According to Nebraska Sen. Ben Sasse, Americans should respond to President-elect Donald Trump's victory in two ways: by hoping for his success and by continuing to stand on your individual principles.
In an op-ed written for the Omaha World-Herald Sunday, Sasse — who as a limited-government constitutional conservative was staunchly against Trump's candidacy — wrote that despite the disagreements many people have with Trump, it's our duty as Americans to put those differences behind us and support Trump now that he's the president of all Americans.
First, we root for him, and especially for his steady hand as commander in chief. We pray that God grants him wisdom and discernment in his new calling. (My family has prayed for him for weeks at our breakfast table and will do so every morning.)
Second, even as we hope for his personal effectiveness and success, we should all still argue for principles we believe in. In the American system, the vast majority of policy is to be made by the people’s legislative representatives — not by the executive branch or by unelected judges. And thus the Congress needs to hear from the people on the issues.
There will continue to be disagreements, Sasse went on to write, adding that we must remain civil if we want to move forward in a positive direction.
"The marketplace of ideas should be civil, but it should also be contested. We should disagree respectfully. Reflexive tribalism and reflexive partisanship are signs of a sick republic, not a healthy one," he said.
Still, the Nebraska senator says he's hopeful for a bright future for all Americans now that Republicans have control of the executive and legislative branches of the federal government.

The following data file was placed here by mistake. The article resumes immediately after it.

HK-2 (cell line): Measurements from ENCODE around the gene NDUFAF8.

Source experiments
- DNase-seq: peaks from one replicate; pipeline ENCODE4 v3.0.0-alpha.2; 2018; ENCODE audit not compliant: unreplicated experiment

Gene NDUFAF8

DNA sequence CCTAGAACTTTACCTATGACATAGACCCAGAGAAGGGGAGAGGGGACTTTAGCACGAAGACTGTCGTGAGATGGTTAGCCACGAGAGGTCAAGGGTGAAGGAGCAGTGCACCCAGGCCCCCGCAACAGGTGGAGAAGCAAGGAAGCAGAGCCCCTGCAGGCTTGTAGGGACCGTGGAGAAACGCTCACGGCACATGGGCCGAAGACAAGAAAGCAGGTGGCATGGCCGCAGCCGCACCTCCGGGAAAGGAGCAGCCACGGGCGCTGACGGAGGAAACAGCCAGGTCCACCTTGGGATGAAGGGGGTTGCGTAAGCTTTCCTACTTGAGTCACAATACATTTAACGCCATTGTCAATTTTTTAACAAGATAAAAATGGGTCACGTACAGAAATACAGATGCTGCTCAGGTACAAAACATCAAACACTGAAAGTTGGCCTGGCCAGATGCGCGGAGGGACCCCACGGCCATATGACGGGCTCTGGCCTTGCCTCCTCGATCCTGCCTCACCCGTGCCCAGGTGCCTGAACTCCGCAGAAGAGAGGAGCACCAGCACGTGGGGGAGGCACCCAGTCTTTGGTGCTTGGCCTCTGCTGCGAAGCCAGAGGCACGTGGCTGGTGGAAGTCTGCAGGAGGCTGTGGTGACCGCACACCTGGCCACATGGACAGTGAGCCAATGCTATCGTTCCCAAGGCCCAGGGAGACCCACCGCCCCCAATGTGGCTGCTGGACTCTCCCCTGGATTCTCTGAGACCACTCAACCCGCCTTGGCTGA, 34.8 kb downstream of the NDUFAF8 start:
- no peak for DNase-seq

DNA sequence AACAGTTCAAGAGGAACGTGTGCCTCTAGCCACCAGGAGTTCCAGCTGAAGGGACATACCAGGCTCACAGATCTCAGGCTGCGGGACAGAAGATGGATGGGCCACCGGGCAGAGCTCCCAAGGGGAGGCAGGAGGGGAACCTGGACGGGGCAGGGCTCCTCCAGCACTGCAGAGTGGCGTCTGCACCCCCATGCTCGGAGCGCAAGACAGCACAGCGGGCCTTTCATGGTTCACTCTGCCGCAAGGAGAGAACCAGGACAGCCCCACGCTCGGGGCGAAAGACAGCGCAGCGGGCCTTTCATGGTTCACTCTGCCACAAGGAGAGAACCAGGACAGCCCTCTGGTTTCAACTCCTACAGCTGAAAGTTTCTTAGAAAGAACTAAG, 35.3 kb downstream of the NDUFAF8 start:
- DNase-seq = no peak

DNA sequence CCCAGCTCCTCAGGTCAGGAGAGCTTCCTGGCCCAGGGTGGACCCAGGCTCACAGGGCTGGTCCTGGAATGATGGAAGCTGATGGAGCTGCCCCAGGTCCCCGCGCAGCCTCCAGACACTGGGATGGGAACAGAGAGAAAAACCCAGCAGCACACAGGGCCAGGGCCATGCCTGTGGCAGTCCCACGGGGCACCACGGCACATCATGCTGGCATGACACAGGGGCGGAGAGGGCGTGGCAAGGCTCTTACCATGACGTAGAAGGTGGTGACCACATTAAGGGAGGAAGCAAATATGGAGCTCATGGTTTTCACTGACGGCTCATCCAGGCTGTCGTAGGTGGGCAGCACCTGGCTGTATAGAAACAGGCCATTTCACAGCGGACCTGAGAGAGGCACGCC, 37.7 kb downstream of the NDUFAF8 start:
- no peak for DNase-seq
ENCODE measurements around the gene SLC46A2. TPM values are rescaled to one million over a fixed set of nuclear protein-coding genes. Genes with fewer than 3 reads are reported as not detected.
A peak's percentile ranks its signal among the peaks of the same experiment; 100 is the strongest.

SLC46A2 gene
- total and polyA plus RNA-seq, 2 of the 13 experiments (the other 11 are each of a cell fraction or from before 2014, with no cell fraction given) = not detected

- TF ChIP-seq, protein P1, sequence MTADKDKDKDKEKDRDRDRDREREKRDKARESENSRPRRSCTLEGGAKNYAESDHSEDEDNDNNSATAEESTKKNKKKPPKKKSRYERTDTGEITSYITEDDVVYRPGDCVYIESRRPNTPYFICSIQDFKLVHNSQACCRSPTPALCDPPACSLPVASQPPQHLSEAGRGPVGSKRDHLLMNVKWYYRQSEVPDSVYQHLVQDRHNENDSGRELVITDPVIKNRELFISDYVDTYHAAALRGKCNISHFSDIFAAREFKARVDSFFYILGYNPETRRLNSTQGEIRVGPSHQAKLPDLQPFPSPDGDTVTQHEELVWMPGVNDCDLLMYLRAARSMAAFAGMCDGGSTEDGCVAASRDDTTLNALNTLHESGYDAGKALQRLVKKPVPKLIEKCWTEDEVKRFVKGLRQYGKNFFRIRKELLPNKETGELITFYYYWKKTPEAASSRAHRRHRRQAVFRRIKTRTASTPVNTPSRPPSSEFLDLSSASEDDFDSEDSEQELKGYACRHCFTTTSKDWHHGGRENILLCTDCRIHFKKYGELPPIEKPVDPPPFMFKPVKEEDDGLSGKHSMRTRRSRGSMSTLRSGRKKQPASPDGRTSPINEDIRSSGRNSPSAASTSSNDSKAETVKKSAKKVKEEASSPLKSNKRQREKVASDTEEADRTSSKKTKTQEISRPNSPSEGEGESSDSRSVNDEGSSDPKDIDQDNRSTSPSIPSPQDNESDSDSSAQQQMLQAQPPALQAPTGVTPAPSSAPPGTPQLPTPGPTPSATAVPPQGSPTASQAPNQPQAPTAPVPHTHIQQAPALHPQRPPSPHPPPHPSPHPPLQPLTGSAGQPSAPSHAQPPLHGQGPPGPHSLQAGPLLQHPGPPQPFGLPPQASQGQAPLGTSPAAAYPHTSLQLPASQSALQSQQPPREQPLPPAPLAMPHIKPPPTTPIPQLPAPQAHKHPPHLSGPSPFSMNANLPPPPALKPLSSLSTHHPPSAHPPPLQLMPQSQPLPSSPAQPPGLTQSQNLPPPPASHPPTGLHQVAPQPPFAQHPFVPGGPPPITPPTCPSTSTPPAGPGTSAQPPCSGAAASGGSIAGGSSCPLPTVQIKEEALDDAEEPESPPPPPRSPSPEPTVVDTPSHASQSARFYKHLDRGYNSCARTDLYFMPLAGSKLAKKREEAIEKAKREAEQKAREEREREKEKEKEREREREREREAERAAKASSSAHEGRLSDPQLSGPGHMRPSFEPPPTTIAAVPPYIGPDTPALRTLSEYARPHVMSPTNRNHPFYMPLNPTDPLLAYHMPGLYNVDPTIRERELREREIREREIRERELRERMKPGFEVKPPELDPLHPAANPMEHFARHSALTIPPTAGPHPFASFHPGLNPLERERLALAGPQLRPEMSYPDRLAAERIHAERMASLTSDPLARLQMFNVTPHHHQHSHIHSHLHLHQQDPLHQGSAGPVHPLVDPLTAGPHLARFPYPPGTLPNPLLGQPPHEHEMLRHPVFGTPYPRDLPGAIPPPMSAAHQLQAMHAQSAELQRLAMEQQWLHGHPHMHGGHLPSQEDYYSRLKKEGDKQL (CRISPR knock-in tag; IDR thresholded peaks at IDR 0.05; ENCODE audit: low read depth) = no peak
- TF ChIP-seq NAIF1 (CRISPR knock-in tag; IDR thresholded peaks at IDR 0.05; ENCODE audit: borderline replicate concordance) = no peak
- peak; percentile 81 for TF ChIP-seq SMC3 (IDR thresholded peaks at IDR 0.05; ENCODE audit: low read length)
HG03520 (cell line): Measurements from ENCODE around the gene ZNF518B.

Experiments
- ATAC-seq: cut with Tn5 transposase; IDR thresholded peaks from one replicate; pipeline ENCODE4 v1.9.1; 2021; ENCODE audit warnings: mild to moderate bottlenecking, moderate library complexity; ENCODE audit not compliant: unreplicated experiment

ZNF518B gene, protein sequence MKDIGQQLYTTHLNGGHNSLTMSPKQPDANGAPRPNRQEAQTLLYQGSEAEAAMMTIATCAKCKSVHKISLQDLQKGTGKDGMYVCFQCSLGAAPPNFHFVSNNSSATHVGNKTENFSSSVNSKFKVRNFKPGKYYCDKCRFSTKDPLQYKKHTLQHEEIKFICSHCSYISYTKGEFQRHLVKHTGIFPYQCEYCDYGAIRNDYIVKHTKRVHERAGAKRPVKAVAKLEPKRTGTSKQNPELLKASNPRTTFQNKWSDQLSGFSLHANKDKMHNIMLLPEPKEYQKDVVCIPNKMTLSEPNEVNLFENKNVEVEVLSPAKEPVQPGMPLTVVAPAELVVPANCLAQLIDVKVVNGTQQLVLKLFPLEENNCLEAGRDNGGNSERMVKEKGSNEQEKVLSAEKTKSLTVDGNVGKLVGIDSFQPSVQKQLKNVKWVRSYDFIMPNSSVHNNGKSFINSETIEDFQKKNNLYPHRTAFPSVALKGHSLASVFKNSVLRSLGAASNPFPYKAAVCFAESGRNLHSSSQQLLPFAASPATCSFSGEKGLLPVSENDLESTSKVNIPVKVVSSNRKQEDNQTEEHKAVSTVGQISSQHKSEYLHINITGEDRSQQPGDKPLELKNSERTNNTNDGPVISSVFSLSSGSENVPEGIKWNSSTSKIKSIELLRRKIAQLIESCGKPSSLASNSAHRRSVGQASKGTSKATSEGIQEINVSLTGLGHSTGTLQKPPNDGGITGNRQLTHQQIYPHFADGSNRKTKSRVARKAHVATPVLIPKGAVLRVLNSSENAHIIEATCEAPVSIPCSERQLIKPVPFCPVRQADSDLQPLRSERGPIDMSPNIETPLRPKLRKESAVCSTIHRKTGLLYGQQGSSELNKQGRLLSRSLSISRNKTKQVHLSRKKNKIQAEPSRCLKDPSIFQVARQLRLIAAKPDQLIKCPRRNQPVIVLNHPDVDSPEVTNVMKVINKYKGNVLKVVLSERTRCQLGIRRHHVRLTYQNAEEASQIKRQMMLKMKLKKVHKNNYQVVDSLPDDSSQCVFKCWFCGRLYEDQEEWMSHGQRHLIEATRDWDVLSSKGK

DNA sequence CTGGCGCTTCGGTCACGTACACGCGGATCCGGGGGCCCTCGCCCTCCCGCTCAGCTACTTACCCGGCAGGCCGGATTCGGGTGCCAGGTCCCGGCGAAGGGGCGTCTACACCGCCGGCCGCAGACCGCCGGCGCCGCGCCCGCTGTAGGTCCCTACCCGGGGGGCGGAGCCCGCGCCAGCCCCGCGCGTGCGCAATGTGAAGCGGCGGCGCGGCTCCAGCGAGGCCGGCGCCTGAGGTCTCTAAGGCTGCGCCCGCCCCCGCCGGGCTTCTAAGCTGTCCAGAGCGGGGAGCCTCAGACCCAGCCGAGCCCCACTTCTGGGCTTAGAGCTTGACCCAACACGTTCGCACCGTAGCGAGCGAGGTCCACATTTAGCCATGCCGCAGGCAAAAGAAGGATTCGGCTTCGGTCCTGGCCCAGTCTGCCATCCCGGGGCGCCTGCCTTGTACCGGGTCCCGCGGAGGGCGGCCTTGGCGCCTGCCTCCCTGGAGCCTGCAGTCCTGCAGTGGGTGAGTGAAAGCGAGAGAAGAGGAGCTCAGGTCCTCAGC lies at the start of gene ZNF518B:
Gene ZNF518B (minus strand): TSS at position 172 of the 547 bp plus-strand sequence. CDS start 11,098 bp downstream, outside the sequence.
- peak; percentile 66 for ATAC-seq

"I am delighted there is a moment of opportunity to advance a conservative agenda," Sasse said. "Some Nebraskans will be less zealous about parts of this agenda. That’s OK. No voter — whether thrilled or worried about our new president — should uncritically join his 'train' or uncritically hope for his failure. All or nothing isn’t how Americans think about government."
We are not North Koreans, swearing a loyalty oath to the “Dear Leader.” Nor are we the French Resistance, plotting against the new regime from day one. Rather, we should hope for his personal flourishing and his wisdom, and we should simultaneously vigorously debate his ideas.
Senators should not be reflexive antagonists. Nor should senators go along to get along. Rather, I’m there to do what Nebraskans hired me to do: Uphold my oath to defend the Constitution regardless of partisan politics, hear and represent their concerns in Washington, fight for limited government and for the limitless potential of every American and look for big solutions that create more opportunity for all.
Sasse concluded the op-ed by explaining that he will be looking for places where he and Trump share common ground, while acknowledging that there will be some bumps along the way.
"Let’s get to work. Let’s look for common ground. Let’s reaffirm a Constitution that checks and balances the three branches of government," Sasse concluded. "And let’s all hope for our president’s success."